The model adopted by the Irish Convention is rather different. This is a model that brings in ordinary members of the public to the very centre of the process right from the start. Drawing on previous examples in Canadian provinces and the Netherlands, as well as pilot projects in Ireland, the Convention is based on a model where the majority of its membership comprises randomly selected members of the public. (Although within random selection there is some ‘stratification’ to ensure appropriate diversity and balance on criteria like gender, age, social class and region). These individuals are not elected, or given some sort of mandate to represent particular interests or opinions; they are there precisely because they are ordinary people. They are then included in a deliberative process. This means that issues are explored in a way that tries to emphasise learning, consideration, and the careful thinking through of possible options, rather than rhetoric and the defence of defined positions. Politicians are also involved in the Convention process; however, they are outnumbered two-to-one by the public (the membership of the Convention includes 66 members of the public and 33 politicians), while proceedings at each Convention are structured in a manner to try to avoid the politicians dominating.

The Convention is still in progress – it is not due to finish its work until next month. As a process, it appears to have worked rather well. Many of the politicians involved have come to be supporters of it, and a significant number of substantive proposals have already been developed by the Convention. Whether it will ultimately prove to be effective in producing political reform – never mind reforms ultimately adjudged to be successful – is not something we will be able to know for some time. I would not claim – and nor would David Farrell – that this Irish model is perfect, or a panacea for public discontent with politics. And I suspect that it would instinctively raise suspicions and doubts among some in the major Welsh parties, not least because the Convention model means the political elite surrendering significant control of the political process. Nonetheless, this model does, I think, represent a very interesting way of trying to address public alienation from the political process – a problem that is common to pretty much all established democracies around the world.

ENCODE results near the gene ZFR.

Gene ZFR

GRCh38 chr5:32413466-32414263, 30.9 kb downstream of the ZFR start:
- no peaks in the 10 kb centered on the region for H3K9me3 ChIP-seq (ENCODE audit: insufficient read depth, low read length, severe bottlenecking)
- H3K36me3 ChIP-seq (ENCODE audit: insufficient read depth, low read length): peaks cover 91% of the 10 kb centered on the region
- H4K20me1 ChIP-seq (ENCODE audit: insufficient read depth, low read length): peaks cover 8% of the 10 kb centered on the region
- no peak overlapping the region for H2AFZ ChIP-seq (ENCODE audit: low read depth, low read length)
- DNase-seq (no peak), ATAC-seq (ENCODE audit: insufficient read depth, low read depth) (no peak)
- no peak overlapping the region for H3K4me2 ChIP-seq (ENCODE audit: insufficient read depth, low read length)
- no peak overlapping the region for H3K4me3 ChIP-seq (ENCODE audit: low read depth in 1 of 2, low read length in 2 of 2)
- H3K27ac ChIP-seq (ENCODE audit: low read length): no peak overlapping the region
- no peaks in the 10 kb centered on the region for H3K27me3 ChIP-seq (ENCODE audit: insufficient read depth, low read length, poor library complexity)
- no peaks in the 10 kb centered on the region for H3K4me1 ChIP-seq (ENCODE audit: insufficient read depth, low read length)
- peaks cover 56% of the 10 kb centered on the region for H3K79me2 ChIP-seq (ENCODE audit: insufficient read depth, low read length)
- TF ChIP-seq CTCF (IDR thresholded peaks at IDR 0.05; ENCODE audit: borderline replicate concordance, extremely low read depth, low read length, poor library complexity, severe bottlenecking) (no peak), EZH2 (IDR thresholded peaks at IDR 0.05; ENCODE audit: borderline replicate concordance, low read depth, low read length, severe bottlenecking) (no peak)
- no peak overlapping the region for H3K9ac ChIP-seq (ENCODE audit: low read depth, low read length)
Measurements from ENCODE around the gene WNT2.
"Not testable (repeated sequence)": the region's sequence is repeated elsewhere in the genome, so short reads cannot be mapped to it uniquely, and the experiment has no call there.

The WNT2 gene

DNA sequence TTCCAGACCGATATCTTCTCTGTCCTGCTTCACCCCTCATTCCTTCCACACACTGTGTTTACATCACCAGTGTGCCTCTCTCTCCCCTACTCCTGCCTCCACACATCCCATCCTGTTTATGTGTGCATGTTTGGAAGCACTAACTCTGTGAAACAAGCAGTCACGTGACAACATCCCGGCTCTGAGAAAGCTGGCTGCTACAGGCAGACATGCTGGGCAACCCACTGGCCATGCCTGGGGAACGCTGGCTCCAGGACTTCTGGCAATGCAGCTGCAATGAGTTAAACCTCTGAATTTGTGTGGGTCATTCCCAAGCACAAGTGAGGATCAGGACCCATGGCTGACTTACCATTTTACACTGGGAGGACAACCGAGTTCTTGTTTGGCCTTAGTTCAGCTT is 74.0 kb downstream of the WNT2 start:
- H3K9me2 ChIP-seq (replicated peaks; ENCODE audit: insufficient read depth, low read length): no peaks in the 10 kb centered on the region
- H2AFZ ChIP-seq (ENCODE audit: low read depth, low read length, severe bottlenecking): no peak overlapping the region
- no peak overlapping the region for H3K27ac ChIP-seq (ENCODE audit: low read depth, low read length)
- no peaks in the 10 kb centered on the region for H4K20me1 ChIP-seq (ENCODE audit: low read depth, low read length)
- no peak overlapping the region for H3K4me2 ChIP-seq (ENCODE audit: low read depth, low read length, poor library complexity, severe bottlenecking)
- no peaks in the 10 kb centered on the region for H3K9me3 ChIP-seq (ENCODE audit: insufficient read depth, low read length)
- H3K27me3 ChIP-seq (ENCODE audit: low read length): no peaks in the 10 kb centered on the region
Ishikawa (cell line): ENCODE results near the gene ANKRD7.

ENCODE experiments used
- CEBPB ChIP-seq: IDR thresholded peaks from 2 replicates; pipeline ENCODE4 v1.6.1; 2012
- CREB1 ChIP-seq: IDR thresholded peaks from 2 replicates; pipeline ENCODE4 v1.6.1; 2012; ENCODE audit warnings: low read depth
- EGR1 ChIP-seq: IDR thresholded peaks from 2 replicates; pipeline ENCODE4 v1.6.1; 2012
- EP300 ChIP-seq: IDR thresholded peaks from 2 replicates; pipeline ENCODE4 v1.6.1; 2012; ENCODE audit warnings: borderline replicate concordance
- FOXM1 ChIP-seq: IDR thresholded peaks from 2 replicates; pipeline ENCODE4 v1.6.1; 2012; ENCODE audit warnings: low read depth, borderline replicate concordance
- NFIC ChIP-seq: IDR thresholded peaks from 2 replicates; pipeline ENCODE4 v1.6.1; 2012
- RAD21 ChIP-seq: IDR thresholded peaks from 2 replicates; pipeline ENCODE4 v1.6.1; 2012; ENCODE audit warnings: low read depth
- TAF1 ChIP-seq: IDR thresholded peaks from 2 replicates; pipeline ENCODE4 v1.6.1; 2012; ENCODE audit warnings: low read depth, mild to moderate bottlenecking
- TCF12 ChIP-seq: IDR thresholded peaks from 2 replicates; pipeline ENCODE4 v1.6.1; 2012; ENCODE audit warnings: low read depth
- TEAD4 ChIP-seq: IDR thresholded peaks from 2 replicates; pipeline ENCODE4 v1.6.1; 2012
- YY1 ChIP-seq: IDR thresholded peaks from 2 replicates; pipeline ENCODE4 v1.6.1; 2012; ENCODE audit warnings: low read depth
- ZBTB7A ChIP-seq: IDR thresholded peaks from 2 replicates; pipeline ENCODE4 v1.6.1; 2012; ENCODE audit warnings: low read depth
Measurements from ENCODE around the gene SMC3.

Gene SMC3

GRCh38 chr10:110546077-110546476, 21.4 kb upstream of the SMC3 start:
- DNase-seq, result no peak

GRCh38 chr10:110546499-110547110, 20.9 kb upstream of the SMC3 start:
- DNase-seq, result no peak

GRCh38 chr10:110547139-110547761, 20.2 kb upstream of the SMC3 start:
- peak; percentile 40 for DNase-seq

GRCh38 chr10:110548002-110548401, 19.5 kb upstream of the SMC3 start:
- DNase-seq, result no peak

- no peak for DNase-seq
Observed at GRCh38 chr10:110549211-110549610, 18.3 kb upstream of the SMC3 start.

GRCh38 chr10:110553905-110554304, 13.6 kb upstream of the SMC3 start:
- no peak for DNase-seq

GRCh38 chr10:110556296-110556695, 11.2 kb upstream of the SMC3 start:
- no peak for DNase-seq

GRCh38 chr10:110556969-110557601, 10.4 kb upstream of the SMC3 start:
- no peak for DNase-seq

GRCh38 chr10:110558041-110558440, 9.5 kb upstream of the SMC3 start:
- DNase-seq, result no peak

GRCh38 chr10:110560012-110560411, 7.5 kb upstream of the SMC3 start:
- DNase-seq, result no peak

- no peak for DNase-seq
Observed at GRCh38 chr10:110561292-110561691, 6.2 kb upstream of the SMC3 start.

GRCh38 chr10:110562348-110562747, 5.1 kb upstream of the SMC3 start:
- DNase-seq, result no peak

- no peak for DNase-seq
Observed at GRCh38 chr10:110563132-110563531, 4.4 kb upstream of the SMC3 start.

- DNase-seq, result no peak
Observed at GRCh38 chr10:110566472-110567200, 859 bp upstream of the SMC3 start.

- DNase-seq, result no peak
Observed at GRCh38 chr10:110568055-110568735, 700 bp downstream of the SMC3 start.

At an absolute minimum, I think that there really ought to be greater awareness in Wales and Britain that a process of profound constitutional debate and potential change is going on in one of our closest neighbours. I would hope that David Farrell’s visit might also encourage at least some people to think about the manner in which Ireland is approaching this debate – a manner that is very different to what has become the established Welsh way of doing things. Maybe, just maybe, Wales could have some valuable lessons to learn from Ireland.